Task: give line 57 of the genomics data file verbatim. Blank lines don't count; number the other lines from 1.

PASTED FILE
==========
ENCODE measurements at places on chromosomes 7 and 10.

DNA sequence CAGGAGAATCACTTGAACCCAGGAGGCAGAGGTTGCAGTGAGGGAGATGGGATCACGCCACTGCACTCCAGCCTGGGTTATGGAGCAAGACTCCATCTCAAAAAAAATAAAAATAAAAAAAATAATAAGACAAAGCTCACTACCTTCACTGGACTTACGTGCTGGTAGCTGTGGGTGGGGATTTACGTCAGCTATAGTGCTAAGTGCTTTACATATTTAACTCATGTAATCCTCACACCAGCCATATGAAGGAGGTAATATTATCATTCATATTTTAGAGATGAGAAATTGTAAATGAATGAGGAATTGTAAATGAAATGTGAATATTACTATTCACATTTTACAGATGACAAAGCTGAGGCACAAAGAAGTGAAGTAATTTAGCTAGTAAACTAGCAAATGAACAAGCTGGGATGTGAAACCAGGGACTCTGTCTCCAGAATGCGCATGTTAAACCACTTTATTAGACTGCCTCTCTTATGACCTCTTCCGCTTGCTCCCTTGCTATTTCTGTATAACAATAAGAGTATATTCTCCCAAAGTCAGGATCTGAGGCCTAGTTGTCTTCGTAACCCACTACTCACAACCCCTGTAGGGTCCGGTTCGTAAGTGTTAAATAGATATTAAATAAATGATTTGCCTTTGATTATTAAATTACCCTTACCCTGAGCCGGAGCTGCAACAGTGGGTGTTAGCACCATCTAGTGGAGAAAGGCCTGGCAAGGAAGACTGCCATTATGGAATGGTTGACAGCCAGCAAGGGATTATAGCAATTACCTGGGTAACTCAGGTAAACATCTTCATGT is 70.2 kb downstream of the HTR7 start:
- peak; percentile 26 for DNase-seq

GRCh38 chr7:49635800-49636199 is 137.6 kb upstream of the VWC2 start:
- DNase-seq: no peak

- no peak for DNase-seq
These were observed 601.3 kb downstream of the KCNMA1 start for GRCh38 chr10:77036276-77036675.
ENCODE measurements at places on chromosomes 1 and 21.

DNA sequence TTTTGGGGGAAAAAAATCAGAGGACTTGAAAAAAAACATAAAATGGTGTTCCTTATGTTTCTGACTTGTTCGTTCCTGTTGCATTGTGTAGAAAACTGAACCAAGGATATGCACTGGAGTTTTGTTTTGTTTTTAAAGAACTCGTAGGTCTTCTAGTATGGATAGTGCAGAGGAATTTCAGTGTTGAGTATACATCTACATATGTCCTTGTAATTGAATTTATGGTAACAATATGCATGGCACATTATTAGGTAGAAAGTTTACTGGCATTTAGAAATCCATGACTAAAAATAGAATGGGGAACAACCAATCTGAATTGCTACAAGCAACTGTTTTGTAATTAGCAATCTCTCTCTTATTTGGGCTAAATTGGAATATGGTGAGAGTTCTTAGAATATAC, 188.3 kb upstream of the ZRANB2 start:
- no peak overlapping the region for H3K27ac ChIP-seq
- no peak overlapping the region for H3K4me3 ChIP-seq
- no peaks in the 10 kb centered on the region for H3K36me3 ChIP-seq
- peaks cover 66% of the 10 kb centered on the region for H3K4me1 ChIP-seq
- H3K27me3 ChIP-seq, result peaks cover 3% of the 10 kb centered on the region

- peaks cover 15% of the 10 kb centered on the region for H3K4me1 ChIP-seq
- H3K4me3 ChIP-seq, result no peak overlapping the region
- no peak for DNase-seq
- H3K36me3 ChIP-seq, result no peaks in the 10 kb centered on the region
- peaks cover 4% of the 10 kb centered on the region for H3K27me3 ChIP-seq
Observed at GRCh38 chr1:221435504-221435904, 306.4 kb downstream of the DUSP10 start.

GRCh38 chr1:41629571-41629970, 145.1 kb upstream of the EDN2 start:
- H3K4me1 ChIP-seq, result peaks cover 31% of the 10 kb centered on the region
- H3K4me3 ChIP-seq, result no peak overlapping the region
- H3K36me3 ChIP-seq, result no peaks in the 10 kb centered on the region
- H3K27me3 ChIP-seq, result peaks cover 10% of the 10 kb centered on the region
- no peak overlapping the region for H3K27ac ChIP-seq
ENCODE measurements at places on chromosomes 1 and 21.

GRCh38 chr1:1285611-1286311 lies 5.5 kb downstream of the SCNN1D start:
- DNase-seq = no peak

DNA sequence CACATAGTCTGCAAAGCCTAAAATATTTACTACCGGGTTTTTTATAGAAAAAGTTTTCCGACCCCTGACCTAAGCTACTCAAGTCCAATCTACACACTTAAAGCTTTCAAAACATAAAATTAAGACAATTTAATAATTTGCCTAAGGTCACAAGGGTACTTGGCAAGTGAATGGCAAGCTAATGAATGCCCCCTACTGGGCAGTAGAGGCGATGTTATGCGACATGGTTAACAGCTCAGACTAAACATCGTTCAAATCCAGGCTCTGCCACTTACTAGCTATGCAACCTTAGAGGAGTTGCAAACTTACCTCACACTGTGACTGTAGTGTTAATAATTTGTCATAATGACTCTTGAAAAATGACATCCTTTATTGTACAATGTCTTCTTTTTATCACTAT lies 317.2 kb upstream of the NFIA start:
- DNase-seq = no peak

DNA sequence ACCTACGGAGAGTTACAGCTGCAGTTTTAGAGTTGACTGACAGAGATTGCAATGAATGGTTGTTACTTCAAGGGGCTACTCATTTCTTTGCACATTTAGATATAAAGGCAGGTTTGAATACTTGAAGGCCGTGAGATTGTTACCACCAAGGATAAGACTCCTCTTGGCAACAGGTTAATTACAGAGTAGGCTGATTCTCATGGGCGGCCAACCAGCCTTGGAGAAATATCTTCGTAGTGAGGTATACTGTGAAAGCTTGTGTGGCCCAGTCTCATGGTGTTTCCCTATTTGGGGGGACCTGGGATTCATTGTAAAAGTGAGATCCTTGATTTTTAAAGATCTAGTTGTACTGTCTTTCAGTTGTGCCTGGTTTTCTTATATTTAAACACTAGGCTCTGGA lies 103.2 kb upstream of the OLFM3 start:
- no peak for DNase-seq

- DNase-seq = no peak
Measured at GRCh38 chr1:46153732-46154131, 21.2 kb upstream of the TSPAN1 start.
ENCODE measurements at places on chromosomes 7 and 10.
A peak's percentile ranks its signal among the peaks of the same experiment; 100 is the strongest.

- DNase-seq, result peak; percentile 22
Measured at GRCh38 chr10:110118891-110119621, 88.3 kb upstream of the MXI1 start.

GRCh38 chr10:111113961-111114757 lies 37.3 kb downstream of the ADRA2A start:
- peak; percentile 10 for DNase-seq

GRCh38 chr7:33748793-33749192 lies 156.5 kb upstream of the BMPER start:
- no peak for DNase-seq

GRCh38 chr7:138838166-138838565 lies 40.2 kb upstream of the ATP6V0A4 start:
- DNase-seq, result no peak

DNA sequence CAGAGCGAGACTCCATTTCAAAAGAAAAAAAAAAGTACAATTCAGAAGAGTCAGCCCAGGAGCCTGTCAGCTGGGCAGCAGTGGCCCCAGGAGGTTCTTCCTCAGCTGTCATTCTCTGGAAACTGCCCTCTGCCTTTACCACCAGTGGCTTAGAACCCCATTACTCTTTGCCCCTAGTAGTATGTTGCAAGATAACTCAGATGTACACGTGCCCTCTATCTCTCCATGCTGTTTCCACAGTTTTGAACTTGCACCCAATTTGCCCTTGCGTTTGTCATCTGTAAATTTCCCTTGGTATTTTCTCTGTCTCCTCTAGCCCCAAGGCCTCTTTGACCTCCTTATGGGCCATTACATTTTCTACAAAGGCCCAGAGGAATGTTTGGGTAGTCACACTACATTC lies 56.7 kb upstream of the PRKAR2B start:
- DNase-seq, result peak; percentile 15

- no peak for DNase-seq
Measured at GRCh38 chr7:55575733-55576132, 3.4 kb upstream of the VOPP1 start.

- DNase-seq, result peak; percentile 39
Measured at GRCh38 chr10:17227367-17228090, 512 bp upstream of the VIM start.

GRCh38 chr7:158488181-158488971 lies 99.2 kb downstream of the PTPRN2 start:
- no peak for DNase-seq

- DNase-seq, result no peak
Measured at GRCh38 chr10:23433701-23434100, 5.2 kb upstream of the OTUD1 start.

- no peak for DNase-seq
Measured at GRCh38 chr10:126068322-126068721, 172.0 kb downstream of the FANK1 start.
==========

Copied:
Measured at GRCh38 chr10:126068322-126068721, 172.0 kb downstream of the FANK1 start.